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Campaigners ‘unsurprised’ by court decision over Mill Road bridge in Cambridge - but call for safety work to proceed





Campaign group Mill Road 4 People have said they were “unsurprised” that a High Court claim against Cambridgeshire County Council’s decision to close Mill Road bridge to most private vehicles was not struck out.

The Traffic Regulation Order (TRO), voted for by councillors, would allow only buses, bicycles, taxis, Blue Badge drivers and pedestrians to cross the bridge.

A judge ruled last week (May 7) that Pamela Wesson, chair of Friends of Mill Road Bridge, has grounds to go ahead with her action against the council.

Mill Road bridge GV. Picture: Keith Heppell
Mill Road bridge GV. Picture: Keith Heppell

There is no date set for the next hearing, which will be a statutory review, but it will decide whether the council’s decision to implement a TRO was lawful.

However, Mill Road 4 People, which wants to see the TRO enacted, said that the case was based on “technicalities” and not on whether the bridge should be closed.

A spokesperson for the group said: “Mill Road 4 People is unsurprised at the failure of the county council to have all of the claims against it struck out. It is a fundamental right for citizens to challenge council decisions, and the bar for strike-out is rightly high.

“It should be borne in mind that this case is not about whether or not a modal filter should be installed on Mill Road bridge: that has already been formally agreed by the county council. It is about technicalities related to the implementation.

“Today’s judgment is in no way a decision on the challenges. It merely confirms that there are sufficient grounds for them to go to a full hearing. In the event that any are upheld, we are confident that the council will act to rectify them immediately.

“We are however extremely disappointed at the council’s statement that they will not carry out any work on Mill Road until the case is resolved. The judge made it clear that there is nothing to stop the safety work near Devonshire Road from proceeding. This is an extremely dangerous junction and it is incomprehensible that anyone would object to measures to make it safer. We call on the county council to reverse this decision as a matter of urgency.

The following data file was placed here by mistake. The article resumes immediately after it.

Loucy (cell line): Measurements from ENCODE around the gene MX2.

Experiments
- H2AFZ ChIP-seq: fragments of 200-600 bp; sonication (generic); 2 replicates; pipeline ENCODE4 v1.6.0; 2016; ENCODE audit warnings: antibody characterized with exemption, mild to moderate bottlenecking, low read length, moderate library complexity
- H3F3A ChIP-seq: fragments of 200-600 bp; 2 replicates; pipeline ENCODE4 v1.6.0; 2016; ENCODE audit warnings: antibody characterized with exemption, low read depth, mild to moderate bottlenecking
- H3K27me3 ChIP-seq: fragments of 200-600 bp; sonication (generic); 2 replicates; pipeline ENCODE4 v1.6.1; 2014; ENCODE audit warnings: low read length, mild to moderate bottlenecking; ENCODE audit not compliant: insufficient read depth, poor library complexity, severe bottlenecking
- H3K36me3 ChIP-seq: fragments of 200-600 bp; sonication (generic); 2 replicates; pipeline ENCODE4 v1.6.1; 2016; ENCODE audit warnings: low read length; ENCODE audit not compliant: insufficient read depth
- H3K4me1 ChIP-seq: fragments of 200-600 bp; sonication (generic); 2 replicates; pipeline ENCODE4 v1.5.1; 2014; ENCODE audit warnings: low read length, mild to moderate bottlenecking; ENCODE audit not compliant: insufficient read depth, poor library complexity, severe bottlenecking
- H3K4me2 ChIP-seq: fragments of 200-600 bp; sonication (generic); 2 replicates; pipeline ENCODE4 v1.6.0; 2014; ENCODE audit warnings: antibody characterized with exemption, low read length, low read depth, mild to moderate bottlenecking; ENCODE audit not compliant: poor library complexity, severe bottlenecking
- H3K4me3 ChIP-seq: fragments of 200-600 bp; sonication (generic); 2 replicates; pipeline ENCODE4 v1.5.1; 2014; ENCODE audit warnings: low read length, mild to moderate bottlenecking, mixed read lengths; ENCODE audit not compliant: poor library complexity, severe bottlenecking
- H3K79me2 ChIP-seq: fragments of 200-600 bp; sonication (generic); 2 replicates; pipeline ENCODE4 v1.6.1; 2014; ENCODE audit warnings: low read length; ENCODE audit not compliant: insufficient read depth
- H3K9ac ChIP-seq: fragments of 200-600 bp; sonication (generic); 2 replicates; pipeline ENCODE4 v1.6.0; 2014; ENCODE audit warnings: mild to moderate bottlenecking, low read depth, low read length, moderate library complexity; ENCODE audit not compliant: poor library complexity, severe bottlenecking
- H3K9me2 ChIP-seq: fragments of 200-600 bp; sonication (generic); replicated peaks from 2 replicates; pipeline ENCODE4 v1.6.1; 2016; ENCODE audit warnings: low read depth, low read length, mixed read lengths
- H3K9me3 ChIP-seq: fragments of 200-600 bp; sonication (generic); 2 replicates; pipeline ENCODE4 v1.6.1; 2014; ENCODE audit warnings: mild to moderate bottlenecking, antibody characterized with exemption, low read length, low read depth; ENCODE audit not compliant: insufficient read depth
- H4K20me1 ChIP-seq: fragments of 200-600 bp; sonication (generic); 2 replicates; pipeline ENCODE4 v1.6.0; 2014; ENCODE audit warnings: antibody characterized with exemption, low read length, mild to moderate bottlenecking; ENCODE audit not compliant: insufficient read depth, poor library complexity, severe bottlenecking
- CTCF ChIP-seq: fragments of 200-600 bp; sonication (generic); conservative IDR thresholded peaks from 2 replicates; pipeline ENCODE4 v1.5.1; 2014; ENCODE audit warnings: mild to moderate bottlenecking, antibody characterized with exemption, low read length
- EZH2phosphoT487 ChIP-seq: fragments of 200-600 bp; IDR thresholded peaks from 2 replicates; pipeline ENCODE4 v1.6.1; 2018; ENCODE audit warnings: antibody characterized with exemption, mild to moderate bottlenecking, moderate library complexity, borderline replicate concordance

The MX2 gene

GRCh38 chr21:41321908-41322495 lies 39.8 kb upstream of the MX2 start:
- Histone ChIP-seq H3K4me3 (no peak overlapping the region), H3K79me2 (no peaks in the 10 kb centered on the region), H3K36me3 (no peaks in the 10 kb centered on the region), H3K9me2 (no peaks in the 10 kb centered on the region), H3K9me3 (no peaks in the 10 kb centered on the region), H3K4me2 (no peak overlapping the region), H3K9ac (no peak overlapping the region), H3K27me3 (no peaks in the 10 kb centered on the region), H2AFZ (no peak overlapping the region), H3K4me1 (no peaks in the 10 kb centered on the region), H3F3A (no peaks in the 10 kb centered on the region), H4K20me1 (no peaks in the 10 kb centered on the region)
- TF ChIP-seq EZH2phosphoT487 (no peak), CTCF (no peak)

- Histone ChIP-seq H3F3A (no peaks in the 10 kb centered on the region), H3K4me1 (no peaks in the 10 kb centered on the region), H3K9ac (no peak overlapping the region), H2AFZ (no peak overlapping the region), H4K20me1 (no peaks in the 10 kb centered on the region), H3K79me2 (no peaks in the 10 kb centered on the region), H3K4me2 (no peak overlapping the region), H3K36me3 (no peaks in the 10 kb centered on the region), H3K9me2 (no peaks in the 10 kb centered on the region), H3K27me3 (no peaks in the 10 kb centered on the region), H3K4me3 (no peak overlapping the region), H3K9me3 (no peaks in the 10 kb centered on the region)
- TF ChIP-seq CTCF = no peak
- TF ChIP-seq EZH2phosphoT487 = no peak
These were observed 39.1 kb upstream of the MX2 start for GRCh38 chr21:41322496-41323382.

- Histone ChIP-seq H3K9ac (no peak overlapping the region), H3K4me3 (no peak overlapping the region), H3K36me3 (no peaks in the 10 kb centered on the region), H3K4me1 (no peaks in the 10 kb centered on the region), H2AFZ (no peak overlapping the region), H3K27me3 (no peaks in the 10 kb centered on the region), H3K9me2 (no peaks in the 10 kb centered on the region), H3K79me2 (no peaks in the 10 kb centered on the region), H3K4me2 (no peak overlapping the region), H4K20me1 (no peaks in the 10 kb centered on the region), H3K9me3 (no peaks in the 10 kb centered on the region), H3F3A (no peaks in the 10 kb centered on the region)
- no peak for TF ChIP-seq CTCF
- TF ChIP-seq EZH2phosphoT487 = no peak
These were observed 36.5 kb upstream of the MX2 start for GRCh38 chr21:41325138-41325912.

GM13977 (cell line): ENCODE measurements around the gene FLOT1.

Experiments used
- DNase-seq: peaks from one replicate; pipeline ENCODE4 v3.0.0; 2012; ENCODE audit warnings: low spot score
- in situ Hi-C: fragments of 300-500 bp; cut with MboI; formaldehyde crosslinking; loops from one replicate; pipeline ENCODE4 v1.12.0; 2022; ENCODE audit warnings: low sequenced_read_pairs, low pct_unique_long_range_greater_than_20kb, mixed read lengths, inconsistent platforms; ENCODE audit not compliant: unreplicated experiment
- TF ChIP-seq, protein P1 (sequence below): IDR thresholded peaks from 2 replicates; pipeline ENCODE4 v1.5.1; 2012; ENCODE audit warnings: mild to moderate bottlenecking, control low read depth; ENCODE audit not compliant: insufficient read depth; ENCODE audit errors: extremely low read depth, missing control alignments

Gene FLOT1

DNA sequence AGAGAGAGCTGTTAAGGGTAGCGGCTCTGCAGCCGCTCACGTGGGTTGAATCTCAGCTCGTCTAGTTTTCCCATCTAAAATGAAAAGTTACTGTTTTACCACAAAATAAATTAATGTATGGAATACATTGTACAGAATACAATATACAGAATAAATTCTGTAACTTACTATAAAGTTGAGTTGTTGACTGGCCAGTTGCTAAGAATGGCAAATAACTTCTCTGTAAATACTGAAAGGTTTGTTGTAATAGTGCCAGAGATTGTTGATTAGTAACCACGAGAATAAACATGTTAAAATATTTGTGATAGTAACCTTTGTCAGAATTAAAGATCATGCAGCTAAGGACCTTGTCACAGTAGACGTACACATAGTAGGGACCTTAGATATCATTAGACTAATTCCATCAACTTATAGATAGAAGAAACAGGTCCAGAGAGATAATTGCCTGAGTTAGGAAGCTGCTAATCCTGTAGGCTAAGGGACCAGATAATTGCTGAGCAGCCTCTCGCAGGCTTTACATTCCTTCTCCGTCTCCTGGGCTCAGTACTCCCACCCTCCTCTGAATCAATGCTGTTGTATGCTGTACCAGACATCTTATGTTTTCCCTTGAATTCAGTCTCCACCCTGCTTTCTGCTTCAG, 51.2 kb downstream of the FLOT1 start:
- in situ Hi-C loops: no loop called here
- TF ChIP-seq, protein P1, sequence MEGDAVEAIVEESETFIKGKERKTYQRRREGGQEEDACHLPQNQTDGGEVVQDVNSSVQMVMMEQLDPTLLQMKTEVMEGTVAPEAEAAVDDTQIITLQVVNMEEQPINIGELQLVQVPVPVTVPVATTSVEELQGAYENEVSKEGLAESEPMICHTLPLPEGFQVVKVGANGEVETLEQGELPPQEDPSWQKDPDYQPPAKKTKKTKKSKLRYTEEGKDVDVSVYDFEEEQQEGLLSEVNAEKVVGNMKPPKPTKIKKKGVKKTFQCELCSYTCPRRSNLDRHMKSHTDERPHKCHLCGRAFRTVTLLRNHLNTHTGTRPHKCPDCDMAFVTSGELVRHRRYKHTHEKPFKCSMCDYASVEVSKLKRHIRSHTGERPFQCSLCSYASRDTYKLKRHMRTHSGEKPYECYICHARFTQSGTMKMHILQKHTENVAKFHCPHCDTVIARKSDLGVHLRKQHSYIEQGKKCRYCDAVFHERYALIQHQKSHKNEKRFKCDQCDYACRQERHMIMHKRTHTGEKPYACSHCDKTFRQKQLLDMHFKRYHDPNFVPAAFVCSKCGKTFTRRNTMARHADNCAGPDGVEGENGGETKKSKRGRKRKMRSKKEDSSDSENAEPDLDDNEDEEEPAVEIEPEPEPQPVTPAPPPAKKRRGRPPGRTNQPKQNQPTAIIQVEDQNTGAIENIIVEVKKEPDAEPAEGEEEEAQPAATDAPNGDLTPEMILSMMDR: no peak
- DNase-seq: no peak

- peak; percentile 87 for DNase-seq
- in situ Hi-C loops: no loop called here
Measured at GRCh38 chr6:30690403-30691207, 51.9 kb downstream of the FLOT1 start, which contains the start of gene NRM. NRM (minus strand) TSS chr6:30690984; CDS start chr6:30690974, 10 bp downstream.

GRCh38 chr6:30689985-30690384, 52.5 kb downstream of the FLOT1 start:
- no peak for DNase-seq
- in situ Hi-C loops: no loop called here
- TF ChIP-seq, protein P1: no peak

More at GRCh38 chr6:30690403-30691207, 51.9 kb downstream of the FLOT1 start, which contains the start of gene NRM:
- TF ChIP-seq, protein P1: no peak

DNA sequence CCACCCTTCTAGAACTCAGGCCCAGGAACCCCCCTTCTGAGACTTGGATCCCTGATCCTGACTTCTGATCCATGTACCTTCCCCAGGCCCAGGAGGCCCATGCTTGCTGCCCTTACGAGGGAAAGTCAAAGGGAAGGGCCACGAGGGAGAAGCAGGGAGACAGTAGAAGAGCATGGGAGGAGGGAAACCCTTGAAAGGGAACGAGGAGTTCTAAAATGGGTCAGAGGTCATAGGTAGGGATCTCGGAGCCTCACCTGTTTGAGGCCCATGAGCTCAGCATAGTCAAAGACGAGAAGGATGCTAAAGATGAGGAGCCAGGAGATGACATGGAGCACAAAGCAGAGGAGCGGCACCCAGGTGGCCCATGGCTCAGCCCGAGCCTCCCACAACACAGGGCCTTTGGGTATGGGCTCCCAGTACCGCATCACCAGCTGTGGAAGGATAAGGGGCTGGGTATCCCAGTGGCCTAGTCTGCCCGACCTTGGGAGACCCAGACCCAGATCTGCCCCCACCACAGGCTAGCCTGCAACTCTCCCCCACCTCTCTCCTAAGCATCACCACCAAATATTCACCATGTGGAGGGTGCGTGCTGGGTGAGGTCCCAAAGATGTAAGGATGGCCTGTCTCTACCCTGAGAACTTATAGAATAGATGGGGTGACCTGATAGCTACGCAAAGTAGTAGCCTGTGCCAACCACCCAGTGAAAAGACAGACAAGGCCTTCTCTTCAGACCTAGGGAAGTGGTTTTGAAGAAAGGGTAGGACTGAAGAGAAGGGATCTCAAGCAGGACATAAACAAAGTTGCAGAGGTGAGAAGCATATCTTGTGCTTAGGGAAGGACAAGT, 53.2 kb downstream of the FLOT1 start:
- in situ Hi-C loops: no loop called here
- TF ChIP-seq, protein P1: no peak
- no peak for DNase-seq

“This court action started last October. As yet there is no date for the final hearing. Meanwhile, taxpayers are paying for council lawyers to defend their position, a position based solidly on the democratic will of local people. It is frustrating to say the least to see yet more delays to measures that local people started calling for over 50 years ago.

“The current situation is especially galling in light of the (council) election results, where candidates who support the goals of Mill Road 4 People again won seats with large majorities.

“This legal action can only delay and not prevent a modal filter that local people have demonstrated loudly and clearly that they want. Mill Road is an unclassified road – not even a B road. It is outrageous that it has become a busy through route by default with no agreement from local people. Mill Road is our local high street and should not act as a convenient shortcut for drivers from outlying areas.”

Drivers who are not exempt would face a £70 fine for travelling through the new bus gate, which would be enforced by automatic number plate recognition cameras.

Ms Wesson is to challenge the council in a further hearing on the grounds of a mistake of fact as to an exemption under the Traffic Regulation Order for use of Mill Road by carers of Blue Badge holders; a failure to carry out the council’s public sector equality duty under s149 of the Equality Act 2010; erroneously taking into account the potential to attract funding; and an allegation that the decision to make the Traffic Regulation Order was tainted by “apparent bias or predetermination”.

Ms Wesson previously told the Cambridge Independent: “We want to overturn the TRO because travel constraints such as this Mill Road Bridge bus gate affect thousands of people in the whole county who have no choice but to use vehicles for transport, like me for instance – I have to move furniture from storage to shop, how would I do this on bus or bicycle? Thousands of disabled people depending on carers for travel, hundreds of traders in Cambridge, not just Mill Road.... and pushing traffic onto neighbouring roads defies common sense and prejudices thousands of more people in and out of Cambridge.”



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